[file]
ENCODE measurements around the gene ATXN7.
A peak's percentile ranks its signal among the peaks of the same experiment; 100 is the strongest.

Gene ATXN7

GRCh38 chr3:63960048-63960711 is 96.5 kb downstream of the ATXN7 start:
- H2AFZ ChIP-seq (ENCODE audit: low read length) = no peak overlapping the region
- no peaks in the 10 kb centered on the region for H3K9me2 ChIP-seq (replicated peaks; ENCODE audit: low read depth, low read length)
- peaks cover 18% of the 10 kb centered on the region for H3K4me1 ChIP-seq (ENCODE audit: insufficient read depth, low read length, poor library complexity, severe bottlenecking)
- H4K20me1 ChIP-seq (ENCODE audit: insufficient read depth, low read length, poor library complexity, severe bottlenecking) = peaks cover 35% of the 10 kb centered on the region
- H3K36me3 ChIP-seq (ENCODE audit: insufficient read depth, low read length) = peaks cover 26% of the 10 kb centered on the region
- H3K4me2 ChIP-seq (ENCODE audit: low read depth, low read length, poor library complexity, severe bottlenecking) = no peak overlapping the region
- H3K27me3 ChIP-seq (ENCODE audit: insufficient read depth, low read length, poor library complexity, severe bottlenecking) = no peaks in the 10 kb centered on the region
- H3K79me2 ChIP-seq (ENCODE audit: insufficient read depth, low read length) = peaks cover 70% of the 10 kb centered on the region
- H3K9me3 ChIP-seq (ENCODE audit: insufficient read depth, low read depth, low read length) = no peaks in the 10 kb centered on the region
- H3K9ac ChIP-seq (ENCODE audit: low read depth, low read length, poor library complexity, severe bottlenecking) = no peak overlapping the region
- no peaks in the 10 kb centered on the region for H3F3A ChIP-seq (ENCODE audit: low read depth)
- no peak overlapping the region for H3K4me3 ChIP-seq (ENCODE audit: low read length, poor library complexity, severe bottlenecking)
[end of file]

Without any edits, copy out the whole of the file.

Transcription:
ENCODE measurements around the gene ATXN7.
A peak's percentile ranks its signal among the peaks of the same experiment; 100 is the strongest.

Gene ATXN7

GRCh38 chr3:63960048-63960711 is 96.5 kb downstream of the ATXN7 start:
- H2AFZ ChIP-seq (ENCODE audit: low read length) = no peak overlapping the region
- no peaks in the 10 kb centered on the region for H3K9me2 ChIP-seq (replicated peaks; ENCODE audit: low read depth, low read length)
- peaks cover 18% of the 10 kb centered on the region for H3K4me1 ChIP-seq (ENCODE audit: insufficient read depth, low read length, poor library complexity, severe bottlenecking)
- H4K20me1 ChIP-seq (ENCODE audit: insufficient read depth, low read length, poor library complexity, severe bottlenecking) = peaks cover 35% of the 10 kb centered on the region
- H3K36me3 ChIP-seq (ENCODE audit: insufficient read depth, low read length) = peaks cover 26% of the 10 kb centered on the region
- H3K4me2 ChIP-seq (ENCODE audit: low read depth, low read length, poor library complexity, severe bottlenecking) = no peak overlapping the region
- H3K27me3 ChIP-seq (ENCODE audit: insufficient read depth, low read length, poor library complexity, severe bottlenecking) = no peaks in the 10 kb centered on the region
- H3K79me2 ChIP-seq (ENCODE audit: insufficient read depth, low read length) = peaks cover 70% of the 10 kb centered on the region
- H3K9me3 ChIP-seq (ENCODE audit: insufficient read depth, low read depth, low read length) = no peaks in the 10 kb centered on the region
- H3K9ac ChIP-seq (ENCODE audit: low read depth, low read length, poor library complexity, severe bottlenecking) = no peak overlapping the region
- no peaks in the 10 kb centered on the region for H3F3A ChIP-seq (ENCODE audit: low read depth)
- no peak overlapping the region for H3K4me3 ChIP-seq (ENCODE audit: low read length, poor library complexity, severe bottlenecking)